Tutorial: Deploy and configure Azure Firewall using the Azure portal

Controlling outbound network access is an important part of an overall network security plan. For example, you may want to limit access to web sites, or the outbound IP addresses and ports that can be accessed.

One way you can control outbound network access from an Azure subnet is with Azure Firewall. With Azure Firewall, you can configure:

  • Application rules that define fully qualified domain names (FQDNs) that can be accessed from a subnet.
  • Network rules that define source address, protocol, destination port, and destination address.

Network traffic is subjected to the configured firewall rules when you route your network traffic to the firewall as the subnet default gateway.

For this tutorial, you create a simplified single VNet with three subnets for easy deployment. For production deployments, a hub and spoke model is recommended, where the firewall is in its own VNet, and workload servers are in peered VNets in the same region with one or more subnets.

  • AzureFirewallSubnet - the firewall is in this subnet.
  • Workload-SN - the workload server is in this subnet. This subnet's network traffic goes through the firewall.
  • Jump-SN - The "jump" server is in this subnet. The jump server has a public IP address that you can connect to using Remote Desktop. From there, you can then connect to (using another Remote Desktop) the workload server.

Tutorial network infrastructure

In this tutorial, you learn how to:

  • Set up a test network environment
  • Deploy a firewall
  • Create a default route
  • Configure an application to allow access to msn.com
  • Configure a network rule to allow access to external DNS servers
  • Test the firewall

If you don't have an Azure subscription, create a free account before you begin.

Set up the network

First, create a resource group to contain the resources needed to deploy the firewall. Then create a VNet, subnets, and test servers.

Create a resource group

The resource group contains all the resources for the tutorial.

  1. Sign in to the Azure portal at http://portal.azure.com.
  2. On the Azure portal home page, click Resource groups > Add.
  3. For Resource group name, type Test-FW-RG.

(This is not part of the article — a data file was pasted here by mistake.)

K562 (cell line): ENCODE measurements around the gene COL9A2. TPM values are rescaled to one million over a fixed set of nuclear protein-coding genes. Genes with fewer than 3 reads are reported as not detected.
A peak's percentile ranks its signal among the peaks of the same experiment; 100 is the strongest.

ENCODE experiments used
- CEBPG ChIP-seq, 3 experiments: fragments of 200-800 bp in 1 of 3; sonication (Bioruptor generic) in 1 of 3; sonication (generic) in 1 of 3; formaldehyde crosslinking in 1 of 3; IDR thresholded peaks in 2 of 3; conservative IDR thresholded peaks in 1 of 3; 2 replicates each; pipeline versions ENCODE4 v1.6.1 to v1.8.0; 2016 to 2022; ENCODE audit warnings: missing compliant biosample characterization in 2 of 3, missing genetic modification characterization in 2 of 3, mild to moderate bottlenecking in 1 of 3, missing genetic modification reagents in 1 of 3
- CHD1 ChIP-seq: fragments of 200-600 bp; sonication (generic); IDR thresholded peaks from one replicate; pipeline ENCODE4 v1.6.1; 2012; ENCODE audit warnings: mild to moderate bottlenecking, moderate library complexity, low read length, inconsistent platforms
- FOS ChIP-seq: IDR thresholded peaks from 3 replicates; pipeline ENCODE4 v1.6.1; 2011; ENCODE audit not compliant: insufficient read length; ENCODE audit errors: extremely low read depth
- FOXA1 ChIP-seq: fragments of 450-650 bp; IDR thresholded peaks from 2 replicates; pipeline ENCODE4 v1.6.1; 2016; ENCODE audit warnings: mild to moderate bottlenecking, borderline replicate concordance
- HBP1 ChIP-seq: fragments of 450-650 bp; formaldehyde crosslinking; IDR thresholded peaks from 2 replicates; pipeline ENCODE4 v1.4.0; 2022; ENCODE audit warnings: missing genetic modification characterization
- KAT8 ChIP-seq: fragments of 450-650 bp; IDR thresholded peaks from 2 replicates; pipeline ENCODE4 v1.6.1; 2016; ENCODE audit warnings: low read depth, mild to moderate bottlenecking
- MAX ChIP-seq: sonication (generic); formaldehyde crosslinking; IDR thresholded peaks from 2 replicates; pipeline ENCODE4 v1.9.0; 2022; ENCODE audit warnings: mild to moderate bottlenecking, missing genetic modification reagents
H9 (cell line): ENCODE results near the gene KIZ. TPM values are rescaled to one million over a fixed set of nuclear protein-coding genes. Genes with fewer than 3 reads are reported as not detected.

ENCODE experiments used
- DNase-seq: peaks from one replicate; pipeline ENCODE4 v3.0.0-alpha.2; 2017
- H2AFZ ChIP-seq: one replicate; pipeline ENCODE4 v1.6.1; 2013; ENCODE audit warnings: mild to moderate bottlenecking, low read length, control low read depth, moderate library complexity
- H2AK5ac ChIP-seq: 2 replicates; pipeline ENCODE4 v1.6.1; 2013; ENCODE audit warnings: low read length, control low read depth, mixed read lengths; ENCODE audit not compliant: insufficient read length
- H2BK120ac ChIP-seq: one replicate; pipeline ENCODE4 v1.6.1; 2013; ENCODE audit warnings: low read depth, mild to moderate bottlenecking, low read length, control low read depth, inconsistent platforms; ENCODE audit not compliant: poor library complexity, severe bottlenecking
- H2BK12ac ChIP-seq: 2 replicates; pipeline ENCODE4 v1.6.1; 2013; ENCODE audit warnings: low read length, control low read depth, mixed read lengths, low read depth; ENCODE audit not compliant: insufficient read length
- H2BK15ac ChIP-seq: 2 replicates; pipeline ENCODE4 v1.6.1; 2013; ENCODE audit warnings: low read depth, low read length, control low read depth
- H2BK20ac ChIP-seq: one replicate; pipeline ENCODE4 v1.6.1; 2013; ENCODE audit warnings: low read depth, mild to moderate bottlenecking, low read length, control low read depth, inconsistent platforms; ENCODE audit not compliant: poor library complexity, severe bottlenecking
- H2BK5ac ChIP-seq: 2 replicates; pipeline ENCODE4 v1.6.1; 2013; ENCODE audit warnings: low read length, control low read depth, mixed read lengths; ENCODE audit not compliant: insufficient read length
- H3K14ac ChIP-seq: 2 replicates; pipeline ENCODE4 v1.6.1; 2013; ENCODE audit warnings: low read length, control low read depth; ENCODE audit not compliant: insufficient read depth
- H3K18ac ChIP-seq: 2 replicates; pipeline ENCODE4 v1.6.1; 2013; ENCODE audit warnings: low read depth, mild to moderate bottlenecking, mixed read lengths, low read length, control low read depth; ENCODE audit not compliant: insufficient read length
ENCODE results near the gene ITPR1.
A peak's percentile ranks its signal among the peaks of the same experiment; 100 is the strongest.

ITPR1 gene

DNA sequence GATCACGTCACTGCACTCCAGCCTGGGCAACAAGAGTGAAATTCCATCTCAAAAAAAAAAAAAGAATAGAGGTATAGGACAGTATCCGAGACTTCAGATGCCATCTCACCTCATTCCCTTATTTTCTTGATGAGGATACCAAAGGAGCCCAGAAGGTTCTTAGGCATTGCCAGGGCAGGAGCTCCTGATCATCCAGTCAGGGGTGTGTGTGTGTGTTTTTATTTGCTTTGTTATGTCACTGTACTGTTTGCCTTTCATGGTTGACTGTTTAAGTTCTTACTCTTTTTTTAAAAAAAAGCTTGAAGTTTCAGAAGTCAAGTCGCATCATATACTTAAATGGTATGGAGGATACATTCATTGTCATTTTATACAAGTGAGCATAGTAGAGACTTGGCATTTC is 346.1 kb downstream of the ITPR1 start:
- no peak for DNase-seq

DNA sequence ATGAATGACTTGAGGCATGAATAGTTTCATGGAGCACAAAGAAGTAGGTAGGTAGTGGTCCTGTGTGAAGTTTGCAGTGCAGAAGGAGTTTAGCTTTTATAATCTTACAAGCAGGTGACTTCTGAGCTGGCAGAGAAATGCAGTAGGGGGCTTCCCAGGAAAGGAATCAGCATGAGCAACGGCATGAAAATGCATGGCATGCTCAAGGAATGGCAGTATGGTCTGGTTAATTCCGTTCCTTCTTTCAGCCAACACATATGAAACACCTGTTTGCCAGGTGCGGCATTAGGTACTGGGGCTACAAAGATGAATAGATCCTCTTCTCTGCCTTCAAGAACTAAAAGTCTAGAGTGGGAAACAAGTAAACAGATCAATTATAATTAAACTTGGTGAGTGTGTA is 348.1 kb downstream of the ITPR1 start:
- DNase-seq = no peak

4. For Subscription, select your subscription.
  5. For Resource group location, select a location. All subsequent resources that you create must be in the same location.
  6. Click Create.

Create a VNet

This VNet will contain three subnets.

  1. From the Azure portal home page, click All services.
  2. Under Networking, click Virtual networks.
  3. Click Add.
  4. For Name, type Test-FW-VN.
  5. For Address space, type
  6. For Subscription, select your subscription.
  7. For Resource group, select Use existing > Test-FW-RG.
  8. For Location, select the same location that you used previously.
  9. Under Subnet, for Name type AzureFirewallSubnet. The firewall will be in this subnet, and the subnet name must be AzureFirewallSubnet.
  10. For Address range, type
  11. Use the other default settings, and then click Create.


The minimum size of the AzureFirewallSubnet subnet is /26.

Create additional subnets

Next, create subnets for the jump server, and a subnet for the workload servers.

  1. On the Azure portal home page, click Resource groups > Test-FW-RG.
  2. Click the Test-FW-VN virtual network.
  3. Click Subnets > +Subnet.
  4. For Name, type Workload-SN.
  5. For Address range, type
  6. Click OK.

Create another subnet named Jump-SN, address range

Create virtual machines

Now create the jump and workload virtual machines, and place them in the appropriate subnets.

  1. On the Azure portal, click Create a resource.
  2. Click Compute and then select Windows Server 2016 Datacenter in the Featured list.
  3. Enter these values for the virtual machine:

    • Test-FW-RG for the resource group.
    • Srv-Jump - for the name of the virtual machine.
    • azureuser - for the administrator user name.
    • Azure123456! for the password.
  4. Under Inbound port rules, for Public inbound ports, click Allow selected ports.

  5. For Select inbound ports, select RDP (3389).

  6. Accept the other defaults and click Next: Disks.

  7. Accept the disk defaults and click Next: Networking.
  8. Make sure that Test-FW-VN is selected for the virtual network and the subnet is Jump-SN.
  9. For Public IP, click Create new.
  10. Type Srv-Jump-PIP for the public IP address name and click OK.
  11. Accept the other defaults and click Next: Management.
  12. Click Off to disable boot diagnostics. Accept the other defaults and click Review + create.
  13. Review the settings on the summary page, and then click Create.

Repeat this process to create another virtual machine named Srv-Work.

Use the information in the following table to configure the Srv-Work virtual machine. The rest of the configuration is the same as the Srv-Jump virtual machine.

Setting Value
Subnet Workload-SN